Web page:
Car use and cycling have soared to above pre-pandemic levels in our biggest cities (Melbourne is an obvious exception). Walking is not far behind, but public transport is being shunned.
Without plastic shielding between seats or more efficient engines, the environmental benefits of public transport are lost.
The taxi industry carries 75% of commuters daily, yet, unlike bus and train operators, does not benefit from government subsidies.
As COVID-19 restrictions are eased, cities face crippling congestion if people shun crowded public transport. More frequent and faster services, using innovations like pop-up bus lanes, can avoid this.
How do we overcome this new physical embodiment of fear – the fact that any one of us, including ourselves, could be a threat – and negotiate life after coronavirus?
Masks protect you from infection and protect others from getting sick. But authorities are leaving it up to individuals to decide if they want to wear masks on the bus or train. Here's how to decide.
Governments are throwing billions of taxpayer dollars on stimulus measures after COVID-19. But they must do it diligently, and transparently.
A family enjoy a film at a new drive-in cinema in Blacktown, New South Wales, Australia.
The pandemic has forced many people to shift from public transport to car travel. But is this likely to be permanent?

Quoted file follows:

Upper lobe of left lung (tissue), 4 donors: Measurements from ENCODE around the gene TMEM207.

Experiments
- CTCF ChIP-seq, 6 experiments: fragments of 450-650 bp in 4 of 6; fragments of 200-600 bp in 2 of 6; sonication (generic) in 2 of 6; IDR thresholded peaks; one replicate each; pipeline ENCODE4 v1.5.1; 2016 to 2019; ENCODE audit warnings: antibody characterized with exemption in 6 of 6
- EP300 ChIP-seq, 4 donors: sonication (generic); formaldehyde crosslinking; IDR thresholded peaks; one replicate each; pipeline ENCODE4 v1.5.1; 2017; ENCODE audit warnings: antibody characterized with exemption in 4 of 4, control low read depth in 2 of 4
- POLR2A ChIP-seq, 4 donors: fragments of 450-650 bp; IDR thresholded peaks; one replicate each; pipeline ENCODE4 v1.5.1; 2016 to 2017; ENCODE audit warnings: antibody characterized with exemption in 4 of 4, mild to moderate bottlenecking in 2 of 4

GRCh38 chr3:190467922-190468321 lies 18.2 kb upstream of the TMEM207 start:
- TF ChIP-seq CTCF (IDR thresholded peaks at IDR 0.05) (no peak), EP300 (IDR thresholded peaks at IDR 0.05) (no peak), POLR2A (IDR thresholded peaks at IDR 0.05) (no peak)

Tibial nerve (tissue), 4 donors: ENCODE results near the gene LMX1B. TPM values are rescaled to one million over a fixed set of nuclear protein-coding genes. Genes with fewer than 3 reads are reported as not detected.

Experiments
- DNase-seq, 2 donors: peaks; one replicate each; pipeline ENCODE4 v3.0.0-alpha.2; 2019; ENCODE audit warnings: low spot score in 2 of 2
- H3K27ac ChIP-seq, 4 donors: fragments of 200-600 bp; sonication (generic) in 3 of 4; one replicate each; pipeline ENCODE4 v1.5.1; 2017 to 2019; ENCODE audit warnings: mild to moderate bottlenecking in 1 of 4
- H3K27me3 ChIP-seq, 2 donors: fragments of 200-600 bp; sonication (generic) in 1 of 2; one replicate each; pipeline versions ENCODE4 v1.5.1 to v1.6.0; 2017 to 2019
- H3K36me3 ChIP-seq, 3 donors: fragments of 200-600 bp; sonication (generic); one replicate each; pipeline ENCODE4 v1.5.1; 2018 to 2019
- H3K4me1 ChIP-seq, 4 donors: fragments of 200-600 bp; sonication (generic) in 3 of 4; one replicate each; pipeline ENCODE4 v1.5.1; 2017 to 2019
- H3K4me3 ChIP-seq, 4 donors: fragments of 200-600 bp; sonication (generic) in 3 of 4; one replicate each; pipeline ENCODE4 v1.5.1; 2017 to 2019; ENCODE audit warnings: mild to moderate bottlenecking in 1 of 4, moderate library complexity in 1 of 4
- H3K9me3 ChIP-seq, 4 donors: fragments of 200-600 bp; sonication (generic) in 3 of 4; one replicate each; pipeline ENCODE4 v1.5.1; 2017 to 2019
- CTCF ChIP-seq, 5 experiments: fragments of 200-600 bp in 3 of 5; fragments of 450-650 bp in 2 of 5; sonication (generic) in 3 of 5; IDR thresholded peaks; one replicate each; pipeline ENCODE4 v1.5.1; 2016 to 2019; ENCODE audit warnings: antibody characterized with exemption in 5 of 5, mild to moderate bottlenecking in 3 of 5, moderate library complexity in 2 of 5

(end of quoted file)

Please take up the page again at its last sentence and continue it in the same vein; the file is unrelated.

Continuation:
Social distancing isn't really compatible with public transport – especially during peak times. So how can we stay safe if we're starting to take public transport again?
Some new habits we've seen emerging during the pandemic could help us solve tricky problems like traffic congestion, which have challenged our cities for a long time.
Don’t worry, we’re not going back to steam.
The UK cannot wait 30 years for a modern rail network.
After the 'world's biggest work-from-home experiment', many people (and their employers) might decide they needn't commute every day. If even a fraction do that, infrastructure needs will change.
Panimoni / shutterstock
The transport sector could look very different after the pandemic.
Many operators have lost almost all their fare revenue. Even those who operate on contract terms that reduce the impact of falling patronage must bear the costs of disinfection and other precautions.
Many people don't realise high-income earners are the biggest users of public transport in Australian cities, but it's still low-income earners who are most vulnerable to service disruptions.
New technologies and service models could revolutionise Britain's creaking, privatised bus networks.
Australia can learn from what has been done overseas, especially in China, to keep public transport running while containing the spread of coronavirus.
On-demand public transport has now provided over 1 million rides in 36 trials in various Australian cities. Is the problem of poor suburban public transport on the way to being solved?
Bus travel is now free for all passengers throughout Luxembourg.
Fare free public transport exists in at least 98 cities and towns around the world.
Only the inner suburbs of Melbourne and other capital cities meet the 20-minute neighbourhood test. But we could transform the other suburbs for much less than the cost of current transport projects.